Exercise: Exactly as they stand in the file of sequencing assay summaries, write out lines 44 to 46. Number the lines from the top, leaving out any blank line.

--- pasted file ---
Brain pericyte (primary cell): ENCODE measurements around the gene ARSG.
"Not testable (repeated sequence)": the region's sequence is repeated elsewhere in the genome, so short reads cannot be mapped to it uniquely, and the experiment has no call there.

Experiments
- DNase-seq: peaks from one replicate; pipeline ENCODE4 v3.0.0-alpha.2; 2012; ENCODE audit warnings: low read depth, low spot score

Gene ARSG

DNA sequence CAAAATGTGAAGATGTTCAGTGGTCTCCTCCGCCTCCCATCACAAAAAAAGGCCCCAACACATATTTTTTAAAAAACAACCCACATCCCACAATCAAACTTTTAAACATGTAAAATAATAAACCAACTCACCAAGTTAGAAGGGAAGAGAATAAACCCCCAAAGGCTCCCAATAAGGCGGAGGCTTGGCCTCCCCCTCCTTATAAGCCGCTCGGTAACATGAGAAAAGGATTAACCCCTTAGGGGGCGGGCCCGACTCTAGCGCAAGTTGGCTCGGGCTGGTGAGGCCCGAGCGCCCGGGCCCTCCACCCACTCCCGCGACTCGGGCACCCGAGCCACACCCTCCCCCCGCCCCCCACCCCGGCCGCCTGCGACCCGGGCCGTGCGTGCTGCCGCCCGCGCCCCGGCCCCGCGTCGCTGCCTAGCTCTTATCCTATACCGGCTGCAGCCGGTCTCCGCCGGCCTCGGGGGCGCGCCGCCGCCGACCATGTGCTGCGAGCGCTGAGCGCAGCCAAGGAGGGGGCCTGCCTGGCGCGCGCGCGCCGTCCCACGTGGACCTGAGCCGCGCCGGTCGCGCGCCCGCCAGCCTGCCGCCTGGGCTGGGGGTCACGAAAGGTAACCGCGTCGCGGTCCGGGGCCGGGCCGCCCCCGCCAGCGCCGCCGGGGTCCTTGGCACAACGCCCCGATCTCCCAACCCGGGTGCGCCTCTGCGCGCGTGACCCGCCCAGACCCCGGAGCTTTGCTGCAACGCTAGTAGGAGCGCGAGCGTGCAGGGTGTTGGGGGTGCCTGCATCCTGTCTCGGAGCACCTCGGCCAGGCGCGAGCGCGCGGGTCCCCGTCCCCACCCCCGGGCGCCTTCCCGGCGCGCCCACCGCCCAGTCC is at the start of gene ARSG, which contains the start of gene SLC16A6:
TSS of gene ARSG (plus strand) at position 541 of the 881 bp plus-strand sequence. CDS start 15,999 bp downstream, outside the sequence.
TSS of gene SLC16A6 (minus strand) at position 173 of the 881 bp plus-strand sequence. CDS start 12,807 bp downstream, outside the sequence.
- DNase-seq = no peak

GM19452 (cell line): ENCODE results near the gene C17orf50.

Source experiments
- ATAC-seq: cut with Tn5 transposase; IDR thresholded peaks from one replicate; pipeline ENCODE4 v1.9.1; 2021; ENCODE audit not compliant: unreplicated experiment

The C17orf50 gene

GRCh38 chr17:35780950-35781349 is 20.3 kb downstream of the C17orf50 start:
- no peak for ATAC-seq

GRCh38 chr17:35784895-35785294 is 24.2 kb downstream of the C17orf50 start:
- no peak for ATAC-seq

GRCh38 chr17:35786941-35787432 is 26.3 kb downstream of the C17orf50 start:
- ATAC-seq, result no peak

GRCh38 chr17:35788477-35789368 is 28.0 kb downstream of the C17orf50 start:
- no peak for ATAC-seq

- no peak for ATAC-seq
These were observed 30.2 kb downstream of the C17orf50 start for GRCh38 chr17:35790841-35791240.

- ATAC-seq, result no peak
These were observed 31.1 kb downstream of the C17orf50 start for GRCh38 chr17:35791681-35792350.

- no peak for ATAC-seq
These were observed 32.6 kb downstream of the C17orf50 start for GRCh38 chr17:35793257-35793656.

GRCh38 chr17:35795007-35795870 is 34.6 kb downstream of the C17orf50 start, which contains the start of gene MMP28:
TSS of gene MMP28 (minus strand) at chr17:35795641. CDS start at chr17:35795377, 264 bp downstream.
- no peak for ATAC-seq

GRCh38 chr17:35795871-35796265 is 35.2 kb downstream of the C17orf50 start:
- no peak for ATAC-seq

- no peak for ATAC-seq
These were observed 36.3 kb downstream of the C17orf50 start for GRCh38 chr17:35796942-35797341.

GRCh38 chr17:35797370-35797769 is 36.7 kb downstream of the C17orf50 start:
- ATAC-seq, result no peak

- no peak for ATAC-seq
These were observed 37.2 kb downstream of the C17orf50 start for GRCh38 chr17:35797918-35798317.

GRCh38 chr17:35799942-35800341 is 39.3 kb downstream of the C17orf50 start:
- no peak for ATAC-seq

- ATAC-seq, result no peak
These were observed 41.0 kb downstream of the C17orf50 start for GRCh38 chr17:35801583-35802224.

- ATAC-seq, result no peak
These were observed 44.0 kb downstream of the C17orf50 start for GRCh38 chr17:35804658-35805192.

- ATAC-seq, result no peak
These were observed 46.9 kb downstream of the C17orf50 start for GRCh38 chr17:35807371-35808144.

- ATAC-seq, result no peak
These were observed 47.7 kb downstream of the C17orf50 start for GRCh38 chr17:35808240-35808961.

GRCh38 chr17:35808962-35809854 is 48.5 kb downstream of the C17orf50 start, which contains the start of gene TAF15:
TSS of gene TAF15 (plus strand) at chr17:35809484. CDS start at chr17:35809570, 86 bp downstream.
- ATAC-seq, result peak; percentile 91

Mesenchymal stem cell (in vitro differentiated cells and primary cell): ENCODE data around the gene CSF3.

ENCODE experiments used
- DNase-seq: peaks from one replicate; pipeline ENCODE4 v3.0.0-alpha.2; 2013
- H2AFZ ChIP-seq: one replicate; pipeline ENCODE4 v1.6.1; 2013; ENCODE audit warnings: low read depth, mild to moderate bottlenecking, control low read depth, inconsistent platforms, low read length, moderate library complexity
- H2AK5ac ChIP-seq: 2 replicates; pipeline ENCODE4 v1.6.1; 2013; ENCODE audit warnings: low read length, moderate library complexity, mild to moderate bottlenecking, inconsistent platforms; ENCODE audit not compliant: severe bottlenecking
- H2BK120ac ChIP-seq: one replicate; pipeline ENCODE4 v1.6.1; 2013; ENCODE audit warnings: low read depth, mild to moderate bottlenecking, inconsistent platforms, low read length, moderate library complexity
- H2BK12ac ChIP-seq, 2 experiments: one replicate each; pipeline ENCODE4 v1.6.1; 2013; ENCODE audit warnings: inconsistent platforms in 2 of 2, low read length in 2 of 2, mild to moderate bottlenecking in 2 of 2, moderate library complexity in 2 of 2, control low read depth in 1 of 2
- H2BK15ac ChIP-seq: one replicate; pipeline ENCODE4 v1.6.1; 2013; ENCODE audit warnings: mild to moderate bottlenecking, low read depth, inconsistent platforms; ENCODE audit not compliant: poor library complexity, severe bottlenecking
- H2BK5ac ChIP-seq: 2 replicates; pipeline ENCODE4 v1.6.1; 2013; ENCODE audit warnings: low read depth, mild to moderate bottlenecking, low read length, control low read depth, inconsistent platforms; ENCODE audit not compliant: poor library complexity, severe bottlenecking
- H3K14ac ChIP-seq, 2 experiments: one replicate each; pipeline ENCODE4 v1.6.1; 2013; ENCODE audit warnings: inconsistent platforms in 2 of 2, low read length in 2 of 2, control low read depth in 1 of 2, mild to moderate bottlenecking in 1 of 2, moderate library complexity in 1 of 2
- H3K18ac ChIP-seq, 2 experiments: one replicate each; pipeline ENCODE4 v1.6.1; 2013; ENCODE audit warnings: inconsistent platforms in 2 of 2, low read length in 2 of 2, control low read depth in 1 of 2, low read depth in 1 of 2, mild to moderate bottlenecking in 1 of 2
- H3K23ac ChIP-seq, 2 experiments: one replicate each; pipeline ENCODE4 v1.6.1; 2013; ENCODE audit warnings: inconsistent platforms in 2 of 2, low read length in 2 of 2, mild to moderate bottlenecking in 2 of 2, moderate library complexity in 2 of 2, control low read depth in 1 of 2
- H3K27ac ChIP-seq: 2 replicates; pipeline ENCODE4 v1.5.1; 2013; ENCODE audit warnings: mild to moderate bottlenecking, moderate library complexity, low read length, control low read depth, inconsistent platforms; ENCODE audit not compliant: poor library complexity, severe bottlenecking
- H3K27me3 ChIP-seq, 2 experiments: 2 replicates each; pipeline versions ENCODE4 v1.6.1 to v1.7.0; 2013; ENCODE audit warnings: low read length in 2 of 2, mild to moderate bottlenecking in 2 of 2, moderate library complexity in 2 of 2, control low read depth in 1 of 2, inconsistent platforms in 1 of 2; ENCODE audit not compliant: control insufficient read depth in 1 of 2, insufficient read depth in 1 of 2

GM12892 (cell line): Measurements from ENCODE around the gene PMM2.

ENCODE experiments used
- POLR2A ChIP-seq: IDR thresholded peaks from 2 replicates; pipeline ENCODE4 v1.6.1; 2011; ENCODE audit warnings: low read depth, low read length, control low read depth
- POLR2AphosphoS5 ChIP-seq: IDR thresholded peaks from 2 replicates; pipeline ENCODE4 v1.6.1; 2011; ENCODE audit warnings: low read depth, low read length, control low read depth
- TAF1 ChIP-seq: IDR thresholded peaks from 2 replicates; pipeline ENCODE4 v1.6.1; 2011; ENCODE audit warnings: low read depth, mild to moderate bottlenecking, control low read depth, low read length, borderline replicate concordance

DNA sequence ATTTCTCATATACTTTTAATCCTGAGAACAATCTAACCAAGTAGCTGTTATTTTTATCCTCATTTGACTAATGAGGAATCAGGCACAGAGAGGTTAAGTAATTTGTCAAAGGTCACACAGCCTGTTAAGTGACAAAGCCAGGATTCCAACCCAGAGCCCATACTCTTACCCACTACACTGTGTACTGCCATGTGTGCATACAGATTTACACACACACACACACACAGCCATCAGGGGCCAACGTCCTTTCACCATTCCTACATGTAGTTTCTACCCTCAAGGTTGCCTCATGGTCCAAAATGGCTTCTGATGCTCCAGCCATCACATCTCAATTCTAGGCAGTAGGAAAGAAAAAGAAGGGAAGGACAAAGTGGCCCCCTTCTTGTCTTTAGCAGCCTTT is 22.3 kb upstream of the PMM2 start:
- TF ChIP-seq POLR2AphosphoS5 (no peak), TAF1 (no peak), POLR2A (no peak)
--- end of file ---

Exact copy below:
These were observed 44.0 kb downstream of the C17orf50 start for GRCh38 chr17:35804658-35805192.

- ATAC-seq, result no peak
These were observed 46.9 kb downstream of the C17orf50 start for GRCh38 chr17:35807371-35808144.